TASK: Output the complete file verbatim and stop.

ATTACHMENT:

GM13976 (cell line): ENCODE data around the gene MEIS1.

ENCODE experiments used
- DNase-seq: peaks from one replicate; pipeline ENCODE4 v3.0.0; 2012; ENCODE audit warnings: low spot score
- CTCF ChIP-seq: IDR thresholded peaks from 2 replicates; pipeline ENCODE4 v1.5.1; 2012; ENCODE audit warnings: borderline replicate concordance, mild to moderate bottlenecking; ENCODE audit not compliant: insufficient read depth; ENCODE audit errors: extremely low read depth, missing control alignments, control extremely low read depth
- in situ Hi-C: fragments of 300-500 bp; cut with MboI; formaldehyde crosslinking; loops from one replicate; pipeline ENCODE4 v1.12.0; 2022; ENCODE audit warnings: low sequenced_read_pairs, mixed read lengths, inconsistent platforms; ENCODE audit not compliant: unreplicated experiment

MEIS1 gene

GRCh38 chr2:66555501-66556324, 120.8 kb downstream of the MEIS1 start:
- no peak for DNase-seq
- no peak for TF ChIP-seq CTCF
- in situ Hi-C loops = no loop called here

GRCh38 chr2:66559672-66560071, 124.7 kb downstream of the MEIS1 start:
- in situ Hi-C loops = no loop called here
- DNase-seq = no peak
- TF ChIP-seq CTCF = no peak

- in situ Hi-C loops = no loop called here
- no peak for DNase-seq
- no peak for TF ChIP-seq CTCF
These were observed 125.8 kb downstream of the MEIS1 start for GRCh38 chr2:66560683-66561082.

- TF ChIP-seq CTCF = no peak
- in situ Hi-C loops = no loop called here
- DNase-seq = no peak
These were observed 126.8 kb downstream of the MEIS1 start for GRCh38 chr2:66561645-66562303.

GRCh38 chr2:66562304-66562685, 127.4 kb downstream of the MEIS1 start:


GM13976 (cell line): ENCODE data around the gene MEIS1.

ENCODE experiments used
- DNase-seq: peaks from one replicate; pipeline ENCODE4 v3.0.0; 2012; ENCODE audit warnings: low spot score
- CTCF ChIP-seq: IDR thresholded peaks from 2 replicates; pipeline ENCODE4 v1.5.1; 2012; ENCODE audit warnings: borderline replicate concordance, mild to moderate bottlenecking; ENCODE audit not compliant: insufficient read depth; ENCODE audit errors: extremely low read depth, missing control alignments, control extremely low read depth
- in situ Hi-C: fragments of 300-500 bp; cut with MboI; formaldehyde crosslinking; loops from one replicate; pipeline ENCODE4 v1.12.0; 2022; ENCODE audit warnings: low sequenced_read_pairs, mixed read lengths, inconsistent platforms; ENCODE audit not compliant: unreplicated experiment

MEIS1 gene

GRCh38 chr2:66555501-66556324, 120.8 kb downstream of the MEIS1 start:
- no peak for DNase-seq
- no peak for TF ChIP-seq CTCF
- in situ Hi-C loops = no loop called here

GRCh38 chr2:66559672-66560071, 124.7 kb downstream of the MEIS1 start:
- in situ Hi-C loops = no loop called here
- DNase-seq = no peak
- TF ChIP-seq CTCF = no peak

- in situ Hi-C loops = no loop called here
- no peak for DNase-seq
- no peak for TF ChIP-seq CTCF
These were observed 125.8 kb downstream of the MEIS1 start for GRCh38 chr2:66560683-66561082.

- TF ChIP-seq CTCF = no peak
- in situ Hi-C loops = no loop called here
- DNase-seq = no peak
These were observed 126.8 kb downstream of the MEIS1 start for GRCh38 chr2:66561645-66562303.

GRCh38 chr2:66562304-66562685, 127.4 kb downstream of the MEIS1 start: